Many households are struggling with debt. As of the end of 2019, American consumers owed $14.15 trillion to creditors of all kinds, including credit card companies, mortgage lenders, and more. Many people want to conquer their debt but figuring out how isn’t always easy. Luckily, there are apps that can help. Here’s a look at five apps that can help people get out of debt.
If you want to get out of debt, but don’t even have a budget in place, Mint is the way to get started. It’s easy to use and great for personal finance beginners, letting you get a real picture of your situation and providing guidance on how to improve.
While Mint is technically a budgeting tool, that doesn’t mean it can’t help you get out of debt. By understanding where your money is going and taking control of your finances, you can find opportunities to reduce your costs. Then, you can redirect that “found” money to debt repayment, allowing you to become debt-free faster.
Plus, Mint has a “Goals” feature. You can select options like “Pay off credit card debt” and associate specific accounts with that objective. The app can then tell you how much you have to save to make that goal a reality, and it will track your progress towards it, too.
If you’re battling with student loan debt, ChangEd could help you pay down your loans faster. The premise is similar to the Acorns app. After syncing your bank account, the ChangEd app reviews your purchases, rounding up the totals to the next dollar.
Then, it deposits that “change” into an account (one that is FDIC-insured). When the balance of that account hits $100, that money is sent as a payment toward your student loan debt.
In many cases, ChangEd can help a person chip away at their student loans without them feeling any pinch. The roundup method means the monthly deposits will be small, and most people can work them into their budget.
Plus, the process is relatively automatic. As a result, you won’t have to worry about taking any actions to keep you moving toward your payoff goals.
However, if you’re concerned about having enough cash to cover the roundups, you’re in luck. ChangEd offers several savings speeds, including a Budget option, so you can always slow things down if you’d like.
It’s important to note that ChangEd does charge $1 per month for the service. However, many find the cost worth it.
3. Credit Card Payoff
On average, indebted American households – those who do not pay off their credit card debts in full every month – owe $9,333 in credit card debt alone. That’s a pretty intimidating number for most people, particularly if they are trying to figure out how to get out of debt.
Luckily, with the Credit Card Payoff app, it becomes easier to visualize. The tool shows how making various changes (such as increasing the payment) can shorten the repayment time. Additionally, it can calculate how much you would need to send to the lender each month to pay off the debt in a specific amount of time. You’ll also be able to review how much you’ll save in interest by working quickly to pay down the card.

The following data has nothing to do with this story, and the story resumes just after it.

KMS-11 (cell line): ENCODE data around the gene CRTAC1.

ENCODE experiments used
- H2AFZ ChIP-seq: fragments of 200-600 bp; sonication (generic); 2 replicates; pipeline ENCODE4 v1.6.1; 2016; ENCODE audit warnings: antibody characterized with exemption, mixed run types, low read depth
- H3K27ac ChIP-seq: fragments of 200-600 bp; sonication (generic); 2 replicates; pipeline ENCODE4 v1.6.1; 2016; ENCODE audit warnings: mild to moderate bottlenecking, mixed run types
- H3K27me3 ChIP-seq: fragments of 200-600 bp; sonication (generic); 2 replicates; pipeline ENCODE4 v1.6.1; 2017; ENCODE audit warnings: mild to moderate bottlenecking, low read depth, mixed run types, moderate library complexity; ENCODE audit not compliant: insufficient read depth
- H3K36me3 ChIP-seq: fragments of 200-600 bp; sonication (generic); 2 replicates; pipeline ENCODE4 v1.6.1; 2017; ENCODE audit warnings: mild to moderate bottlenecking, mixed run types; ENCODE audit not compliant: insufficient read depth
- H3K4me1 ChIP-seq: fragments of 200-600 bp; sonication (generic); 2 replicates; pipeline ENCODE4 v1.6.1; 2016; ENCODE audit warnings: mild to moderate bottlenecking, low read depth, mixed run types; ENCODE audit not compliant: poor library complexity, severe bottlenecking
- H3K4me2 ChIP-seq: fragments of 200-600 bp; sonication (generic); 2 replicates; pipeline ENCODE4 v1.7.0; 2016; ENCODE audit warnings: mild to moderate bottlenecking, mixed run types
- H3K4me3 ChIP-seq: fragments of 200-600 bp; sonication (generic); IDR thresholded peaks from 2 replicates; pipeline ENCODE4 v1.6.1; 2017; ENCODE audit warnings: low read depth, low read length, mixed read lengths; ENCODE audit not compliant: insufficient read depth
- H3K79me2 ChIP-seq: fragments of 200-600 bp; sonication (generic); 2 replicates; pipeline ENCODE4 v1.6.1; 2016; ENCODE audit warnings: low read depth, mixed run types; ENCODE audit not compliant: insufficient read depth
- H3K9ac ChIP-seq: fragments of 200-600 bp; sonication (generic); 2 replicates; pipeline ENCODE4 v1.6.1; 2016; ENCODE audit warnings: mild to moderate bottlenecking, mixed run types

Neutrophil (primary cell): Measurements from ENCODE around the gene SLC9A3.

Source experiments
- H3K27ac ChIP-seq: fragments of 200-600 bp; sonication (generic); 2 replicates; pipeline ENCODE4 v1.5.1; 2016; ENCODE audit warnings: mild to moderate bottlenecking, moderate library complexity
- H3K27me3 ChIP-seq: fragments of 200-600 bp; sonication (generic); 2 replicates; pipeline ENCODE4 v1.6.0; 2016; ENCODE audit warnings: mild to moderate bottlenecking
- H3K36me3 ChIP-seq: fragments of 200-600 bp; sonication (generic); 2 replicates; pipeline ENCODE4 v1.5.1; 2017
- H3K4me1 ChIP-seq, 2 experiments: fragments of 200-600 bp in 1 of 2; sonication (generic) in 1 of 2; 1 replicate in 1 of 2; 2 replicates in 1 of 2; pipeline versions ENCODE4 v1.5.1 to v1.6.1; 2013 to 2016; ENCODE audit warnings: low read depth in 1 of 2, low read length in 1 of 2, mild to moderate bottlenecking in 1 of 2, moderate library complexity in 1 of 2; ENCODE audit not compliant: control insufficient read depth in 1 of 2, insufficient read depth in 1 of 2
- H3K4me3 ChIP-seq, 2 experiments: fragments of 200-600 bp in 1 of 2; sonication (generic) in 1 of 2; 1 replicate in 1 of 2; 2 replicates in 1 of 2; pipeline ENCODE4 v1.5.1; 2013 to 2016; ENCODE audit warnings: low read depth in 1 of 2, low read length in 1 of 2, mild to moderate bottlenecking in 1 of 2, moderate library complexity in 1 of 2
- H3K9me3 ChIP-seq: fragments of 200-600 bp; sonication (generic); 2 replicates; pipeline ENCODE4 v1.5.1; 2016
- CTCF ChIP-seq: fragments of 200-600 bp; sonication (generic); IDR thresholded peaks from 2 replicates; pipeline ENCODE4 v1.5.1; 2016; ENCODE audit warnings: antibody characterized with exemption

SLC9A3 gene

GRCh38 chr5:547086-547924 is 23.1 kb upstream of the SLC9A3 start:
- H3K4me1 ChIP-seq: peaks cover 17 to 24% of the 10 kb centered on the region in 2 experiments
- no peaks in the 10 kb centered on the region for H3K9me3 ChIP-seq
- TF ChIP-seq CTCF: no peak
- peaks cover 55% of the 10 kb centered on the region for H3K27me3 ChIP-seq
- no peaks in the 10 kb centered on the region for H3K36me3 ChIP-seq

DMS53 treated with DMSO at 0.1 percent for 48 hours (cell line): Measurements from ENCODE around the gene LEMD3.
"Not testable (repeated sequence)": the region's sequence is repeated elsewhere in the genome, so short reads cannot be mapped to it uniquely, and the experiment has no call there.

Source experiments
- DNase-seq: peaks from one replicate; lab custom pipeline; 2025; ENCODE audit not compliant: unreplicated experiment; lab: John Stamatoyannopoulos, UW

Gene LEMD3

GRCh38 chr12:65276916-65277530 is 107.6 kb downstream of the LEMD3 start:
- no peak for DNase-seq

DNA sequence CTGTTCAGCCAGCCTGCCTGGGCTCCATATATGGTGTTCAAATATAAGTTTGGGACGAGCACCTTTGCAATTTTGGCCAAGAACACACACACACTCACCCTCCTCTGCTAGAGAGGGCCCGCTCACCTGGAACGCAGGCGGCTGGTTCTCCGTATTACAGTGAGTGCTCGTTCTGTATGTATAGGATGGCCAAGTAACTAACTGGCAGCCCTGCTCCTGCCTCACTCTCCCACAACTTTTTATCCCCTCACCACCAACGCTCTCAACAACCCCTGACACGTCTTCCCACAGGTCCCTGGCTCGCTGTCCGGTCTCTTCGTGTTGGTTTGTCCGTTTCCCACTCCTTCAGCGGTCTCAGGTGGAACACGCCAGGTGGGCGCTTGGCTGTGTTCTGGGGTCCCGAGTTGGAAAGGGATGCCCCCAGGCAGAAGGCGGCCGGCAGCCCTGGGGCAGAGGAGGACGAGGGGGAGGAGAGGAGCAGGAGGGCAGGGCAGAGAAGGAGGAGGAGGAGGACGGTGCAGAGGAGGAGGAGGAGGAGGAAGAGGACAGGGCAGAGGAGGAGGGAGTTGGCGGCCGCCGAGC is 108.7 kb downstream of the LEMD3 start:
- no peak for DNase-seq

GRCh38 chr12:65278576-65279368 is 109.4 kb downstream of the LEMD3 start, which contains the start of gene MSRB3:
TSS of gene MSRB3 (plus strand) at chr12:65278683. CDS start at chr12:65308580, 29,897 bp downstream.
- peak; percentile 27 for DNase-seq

All of the information is very easy to understand thanks to the charts. Plus, you can compare a variety of approaches, allowing you to choose the plan that works best for you and gives you the desired results.
4. Debt Payoff Assistant
If you want to try the snowball method for repaying your debt, Debt Payoff Assistant can help you stay organized. You just enter in the details about any credit card or loan you want to include in the plan to get started. Then, the app will help track your progress.
You can track as many debts as you’d like. Additionally, you can design several plans and compare them while also making use of the included calculators and amortization tables.
Another app that uses an Acorn-like approach, Qoins rounds up your transactions to the nearest dollar. At the end of the month, Qoins sends the stashed cash to a creditor. Essentially, it automates extra payments toward your debt, all while using an approach that’s so painless, most people won’t even notice the impact on their budget.
Additionally, users have the ability to pause the roundups at any time. If they are worried that their bank account balance is too low, the pause will make sure that Qoins doesn’t withdraw any cash.
Like ChangEd and many roundup-style apps, Qoins does charge a monthly service fee. However, users consider the $1.99 cost worthwhile in most cases.
Have you tried any of the apps above? Do you know of any more apps that can help people get out of debt? Share your thoughts in the comments below.